Valentine’s Day, a day centered on showering your loved one with candies, flowers, cheesy Hallmark cards with affirmations of love, wasn’t always a celebration of love. Although historians can’t be certain of its exact origins, there are several prevailing theories.

Every year, around mid-February, the Roman’s would celebrate the festival of Lupercalia. A festival centered around the beginning of spring, as well as fertility rights and the pairing off of men and women by lottery. By around the end of the 5th century, Pape Gelasius I replaced the celebration of Lupercalia with St. Valentine’s Day. While at first this may seem unusual, it is important to note that the Catholic Church has a history if rebranding traditional pagan holidays as Christian ones, for example: New Year’s Day, Mardi Gras, and Halloween to name a few.

However, there were several saints named Valentine, who were martyred around the third century, certainly had some influence on today’s commercial holiday if only in name alone. Little is known about the early St. Valentines, according to NPR it was common for saints to only leave a name and a day of death, thus making it difficult to know much more about them, their lives, or possible martyrdom.

The earliest Valentinus on record is supposed to have died in Africa, and that is all that is known. There are two other Valentinus’s whose martyrdoms are more widely known, one a Roman priest and the other a Bishop of Terni. Both died in similar ways, decapitated by the Roman Emperor after they supposedly miraculously healed a potential convert. The Smithsonian states that it is more than likely there weren’t two separate Valentinus’, but instead one whose rumored martyrdom spread through different areas of Italy inspiring different stories.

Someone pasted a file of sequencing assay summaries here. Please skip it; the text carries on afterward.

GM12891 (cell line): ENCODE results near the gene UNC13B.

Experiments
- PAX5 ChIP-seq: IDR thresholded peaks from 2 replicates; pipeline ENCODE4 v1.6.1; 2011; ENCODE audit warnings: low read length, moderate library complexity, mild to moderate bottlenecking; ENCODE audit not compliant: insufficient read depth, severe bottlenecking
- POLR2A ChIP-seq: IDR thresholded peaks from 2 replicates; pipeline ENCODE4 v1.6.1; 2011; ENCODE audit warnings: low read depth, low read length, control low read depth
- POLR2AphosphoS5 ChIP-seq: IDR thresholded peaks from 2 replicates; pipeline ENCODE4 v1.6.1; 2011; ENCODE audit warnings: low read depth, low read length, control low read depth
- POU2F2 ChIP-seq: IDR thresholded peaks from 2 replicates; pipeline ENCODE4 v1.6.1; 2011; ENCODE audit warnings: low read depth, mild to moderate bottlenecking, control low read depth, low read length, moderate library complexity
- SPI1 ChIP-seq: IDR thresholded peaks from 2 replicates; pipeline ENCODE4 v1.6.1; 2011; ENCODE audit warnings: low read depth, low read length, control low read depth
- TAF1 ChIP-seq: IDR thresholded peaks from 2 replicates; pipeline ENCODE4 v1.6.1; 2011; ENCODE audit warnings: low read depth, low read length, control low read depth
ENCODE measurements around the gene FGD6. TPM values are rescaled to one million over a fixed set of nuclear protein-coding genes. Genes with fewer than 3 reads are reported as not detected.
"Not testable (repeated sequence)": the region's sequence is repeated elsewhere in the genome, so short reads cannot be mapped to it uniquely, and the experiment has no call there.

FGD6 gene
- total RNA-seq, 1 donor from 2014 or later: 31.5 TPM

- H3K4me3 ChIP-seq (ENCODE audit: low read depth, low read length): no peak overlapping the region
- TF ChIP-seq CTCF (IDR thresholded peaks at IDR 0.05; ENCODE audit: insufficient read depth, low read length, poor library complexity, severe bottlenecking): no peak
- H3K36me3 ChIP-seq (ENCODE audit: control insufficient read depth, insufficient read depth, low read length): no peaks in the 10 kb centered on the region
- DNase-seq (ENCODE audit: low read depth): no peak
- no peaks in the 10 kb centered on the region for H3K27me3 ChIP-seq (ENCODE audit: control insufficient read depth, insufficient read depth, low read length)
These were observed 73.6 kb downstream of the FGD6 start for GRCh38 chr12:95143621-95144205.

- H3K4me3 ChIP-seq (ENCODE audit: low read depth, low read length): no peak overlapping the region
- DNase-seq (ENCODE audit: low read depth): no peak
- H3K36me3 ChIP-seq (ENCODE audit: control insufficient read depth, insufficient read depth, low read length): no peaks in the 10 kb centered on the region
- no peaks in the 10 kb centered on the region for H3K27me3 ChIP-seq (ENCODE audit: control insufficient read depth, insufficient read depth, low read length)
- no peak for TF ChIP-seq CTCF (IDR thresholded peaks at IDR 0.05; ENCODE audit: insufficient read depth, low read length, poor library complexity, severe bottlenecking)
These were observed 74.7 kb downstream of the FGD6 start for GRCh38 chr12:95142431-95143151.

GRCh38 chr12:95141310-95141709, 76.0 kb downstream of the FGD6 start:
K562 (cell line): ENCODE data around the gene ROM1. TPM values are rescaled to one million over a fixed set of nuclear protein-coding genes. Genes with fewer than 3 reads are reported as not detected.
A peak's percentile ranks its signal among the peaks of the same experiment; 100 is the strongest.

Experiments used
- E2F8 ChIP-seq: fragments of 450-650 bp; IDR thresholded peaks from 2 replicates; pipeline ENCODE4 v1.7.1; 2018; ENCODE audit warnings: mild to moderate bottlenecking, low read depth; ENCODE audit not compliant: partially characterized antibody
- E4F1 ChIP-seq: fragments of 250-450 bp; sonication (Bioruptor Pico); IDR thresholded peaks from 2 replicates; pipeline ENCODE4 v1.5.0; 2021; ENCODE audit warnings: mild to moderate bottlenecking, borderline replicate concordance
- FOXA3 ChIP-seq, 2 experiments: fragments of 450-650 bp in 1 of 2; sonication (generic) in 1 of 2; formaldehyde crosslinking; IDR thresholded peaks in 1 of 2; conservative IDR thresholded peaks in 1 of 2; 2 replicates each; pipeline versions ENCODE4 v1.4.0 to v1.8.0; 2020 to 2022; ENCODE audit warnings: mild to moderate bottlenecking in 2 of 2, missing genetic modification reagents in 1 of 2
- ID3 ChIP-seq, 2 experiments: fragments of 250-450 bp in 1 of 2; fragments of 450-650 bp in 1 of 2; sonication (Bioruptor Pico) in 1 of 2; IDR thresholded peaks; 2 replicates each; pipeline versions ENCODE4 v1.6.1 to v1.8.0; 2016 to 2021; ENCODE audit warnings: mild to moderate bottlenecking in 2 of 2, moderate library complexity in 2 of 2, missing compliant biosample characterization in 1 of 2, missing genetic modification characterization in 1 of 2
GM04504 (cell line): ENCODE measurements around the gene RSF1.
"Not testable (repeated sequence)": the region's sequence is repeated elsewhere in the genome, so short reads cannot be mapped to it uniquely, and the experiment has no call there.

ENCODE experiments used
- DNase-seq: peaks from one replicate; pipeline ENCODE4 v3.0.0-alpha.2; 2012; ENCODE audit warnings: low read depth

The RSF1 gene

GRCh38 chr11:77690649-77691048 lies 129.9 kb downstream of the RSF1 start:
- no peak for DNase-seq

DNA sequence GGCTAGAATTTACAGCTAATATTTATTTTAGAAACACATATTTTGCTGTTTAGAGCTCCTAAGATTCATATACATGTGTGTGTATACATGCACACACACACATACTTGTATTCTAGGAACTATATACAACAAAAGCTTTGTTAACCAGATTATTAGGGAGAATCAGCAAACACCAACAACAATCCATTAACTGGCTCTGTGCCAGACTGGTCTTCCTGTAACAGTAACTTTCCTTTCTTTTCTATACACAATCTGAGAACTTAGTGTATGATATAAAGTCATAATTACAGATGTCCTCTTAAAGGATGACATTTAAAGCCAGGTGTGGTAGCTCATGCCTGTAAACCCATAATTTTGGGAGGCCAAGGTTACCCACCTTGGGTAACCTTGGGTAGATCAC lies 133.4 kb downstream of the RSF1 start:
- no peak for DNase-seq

It wasn’t until the 14th century that Valentine’s Day became synonymous as a day for spreading and sharing love, for its early origins certainly had nothing to do with such positive affirmations. Thanks to the works of Shakespeare and Chaucer, whom both romanticized the holiday in their writings, Valentine’s Day became a popular holiday through the Middle Ages. It was often common, even back then, to exchange hand written cards.

Eventually, the popularity of the holiday spread to the America’s, but it wasn’t until 1913 that the Hallmark Company began mass producing Valentine’s Day cards. From this point forward, we haven’t looked back.

 

For more information about the holiday’s origins, please see the below sources of information used in this article.

https://www.npr.org/2011/02/14/133693152/the-dark-origins-of-valentines-day

https://www.britannica.com/topic/Valentines-Day

https://www.smithsonianmag.com/history/gory-origins-valentines-day-180968156/

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